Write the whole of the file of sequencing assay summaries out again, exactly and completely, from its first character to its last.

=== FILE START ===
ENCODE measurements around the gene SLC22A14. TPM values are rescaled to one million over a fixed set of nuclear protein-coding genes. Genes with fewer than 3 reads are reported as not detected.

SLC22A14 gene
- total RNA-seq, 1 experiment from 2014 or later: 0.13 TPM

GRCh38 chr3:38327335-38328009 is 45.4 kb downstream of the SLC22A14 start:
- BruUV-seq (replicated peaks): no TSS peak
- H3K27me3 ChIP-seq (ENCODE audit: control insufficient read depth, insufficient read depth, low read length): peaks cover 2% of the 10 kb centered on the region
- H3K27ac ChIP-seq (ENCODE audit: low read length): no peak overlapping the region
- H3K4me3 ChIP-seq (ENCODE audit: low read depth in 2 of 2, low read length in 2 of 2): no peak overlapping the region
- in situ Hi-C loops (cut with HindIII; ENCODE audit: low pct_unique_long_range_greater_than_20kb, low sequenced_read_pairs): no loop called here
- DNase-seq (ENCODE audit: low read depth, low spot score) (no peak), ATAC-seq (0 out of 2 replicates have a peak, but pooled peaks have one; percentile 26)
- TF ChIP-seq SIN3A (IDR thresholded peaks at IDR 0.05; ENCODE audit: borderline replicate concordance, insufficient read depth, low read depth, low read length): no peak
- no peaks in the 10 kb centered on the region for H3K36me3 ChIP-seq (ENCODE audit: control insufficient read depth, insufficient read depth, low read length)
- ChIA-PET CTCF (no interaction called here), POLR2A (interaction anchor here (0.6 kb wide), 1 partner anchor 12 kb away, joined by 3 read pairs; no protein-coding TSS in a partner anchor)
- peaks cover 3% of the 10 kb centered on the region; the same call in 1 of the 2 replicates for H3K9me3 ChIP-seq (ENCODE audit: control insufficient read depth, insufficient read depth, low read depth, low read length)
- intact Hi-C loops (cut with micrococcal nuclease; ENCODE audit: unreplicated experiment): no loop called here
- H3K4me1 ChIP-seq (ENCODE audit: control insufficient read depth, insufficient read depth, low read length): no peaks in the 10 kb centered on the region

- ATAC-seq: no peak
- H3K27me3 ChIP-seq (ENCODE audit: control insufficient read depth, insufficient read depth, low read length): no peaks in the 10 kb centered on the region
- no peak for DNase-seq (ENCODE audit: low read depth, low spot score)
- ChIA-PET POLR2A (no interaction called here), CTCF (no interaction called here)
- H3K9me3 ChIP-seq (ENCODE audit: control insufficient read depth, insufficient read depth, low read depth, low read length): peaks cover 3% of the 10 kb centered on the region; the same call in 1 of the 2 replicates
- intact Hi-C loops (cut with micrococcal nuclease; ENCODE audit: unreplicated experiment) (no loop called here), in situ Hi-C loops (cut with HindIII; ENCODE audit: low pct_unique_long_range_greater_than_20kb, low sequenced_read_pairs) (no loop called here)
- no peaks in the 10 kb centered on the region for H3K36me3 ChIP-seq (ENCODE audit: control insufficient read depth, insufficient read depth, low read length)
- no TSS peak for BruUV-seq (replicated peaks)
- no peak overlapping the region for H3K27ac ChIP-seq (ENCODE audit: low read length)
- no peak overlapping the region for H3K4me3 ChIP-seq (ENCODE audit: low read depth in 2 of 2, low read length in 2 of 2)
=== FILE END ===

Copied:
ENCODE measurements around the gene SLC22A14. TPM values are rescaled to one million over a fixed set of nuclear protein-coding genes. Genes with fewer than 3 reads are reported as not detected.

SLC22A14 gene
- total RNA-seq, 1 experiment from 2014 or later: 0.13 TPM

GRCh38 chr3:38327335-38328009 is 45.4 kb downstream of the SLC22A14 start:
- BruUV-seq (replicated peaks): no TSS peak
- H3K27me3 ChIP-seq (ENCODE audit: control insufficient read depth, insufficient read depth, low read length): peaks cover 2% of the 10 kb centered on the region
- H3K27ac ChIP-seq (ENCODE audit: low read length): no peak overlapping the region
- H3K4me3 ChIP-seq (ENCODE audit: low read depth in 2 of 2, low read length in 2 of 2): no peak overlapping the region
- in situ Hi-C loops (cut with HindIII; ENCODE audit: low pct_unique_long_range_greater_than_20kb, low sequenced_read_pairs): no loop called here
- DNase-seq (ENCODE audit: low read depth, low spot score) (no peak), ATAC-seq (0 out of 2 replicates have a peak, but pooled peaks have one; percentile 26)
- TF ChIP-seq SIN3A (IDR thresholded peaks at IDR 0.05; ENCODE audit: borderline replicate concordance, insufficient read depth, low read depth, low read length): no peak
- no peaks in the 10 kb centered on the region for H3K36me3 ChIP-seq (ENCODE audit: control insufficient read depth, insufficient read depth, low read length)
- ChIA-PET CTCF (no interaction called here), POLR2A (interaction anchor here (0.6 kb wide), 1 partner anchor 12 kb away, joined by 3 read pairs; no protein-coding TSS in a partner anchor)
- peaks cover 3% of the 10 kb centered on the region; the same call in 1 of the 2 replicates for H3K9me3 ChIP-seq (ENCODE audit: control insufficient read depth, insufficient read depth, low read depth, low read length)
- intact Hi-C loops (cut with micrococcal nuclease; ENCODE audit: unreplicated experiment): no loop called here
- H3K4me1 ChIP-seq (ENCODE audit: control insufficient read depth, insufficient read depth, low read length): no peaks in the 10 kb centered on the region

- ATAC-seq: no peak
- H3K27me3 ChIP-seq (ENCODE audit: control insufficient read depth, insufficient read depth, low read length): no peaks in the 10 kb centered on the region
- no peak for DNase-seq (ENCODE audit: low read depth, low spot score)
- ChIA-PET POLR2A (no interaction called here), CTCF (no interaction called here)
- H3K9me3 ChIP-seq (ENCODE audit: control insufficient read depth, insufficient read depth, low read depth, low read length): peaks cover 3% of the 10 kb centered on the region; the same call in 1 of the 2 replicates
- intact Hi-C loops (cut with micrococcal nuclease; ENCODE audit: unreplicated experiment) (no loop called here), in situ Hi-C loops (cut with HindIII; ENCODE audit: low pct_unique_long_range_greater_than_20kb, low sequenced_read_pairs) (no loop called here)
- no peaks in the 10 kb centered on the region for H3K36me3 ChIP-seq (ENCODE audit: control insufficient read depth, insufficient read depth, low read length)
- no TSS peak for BruUV-seq (replicated peaks)
- no peak overlapping the region for H3K27ac ChIP-seq (ENCODE audit: low read length)
- no peak overlapping the region for H3K4me3 ChIP-seq (ENCODE audit: low read depth in 2 of 2, low read length in 2 of 2)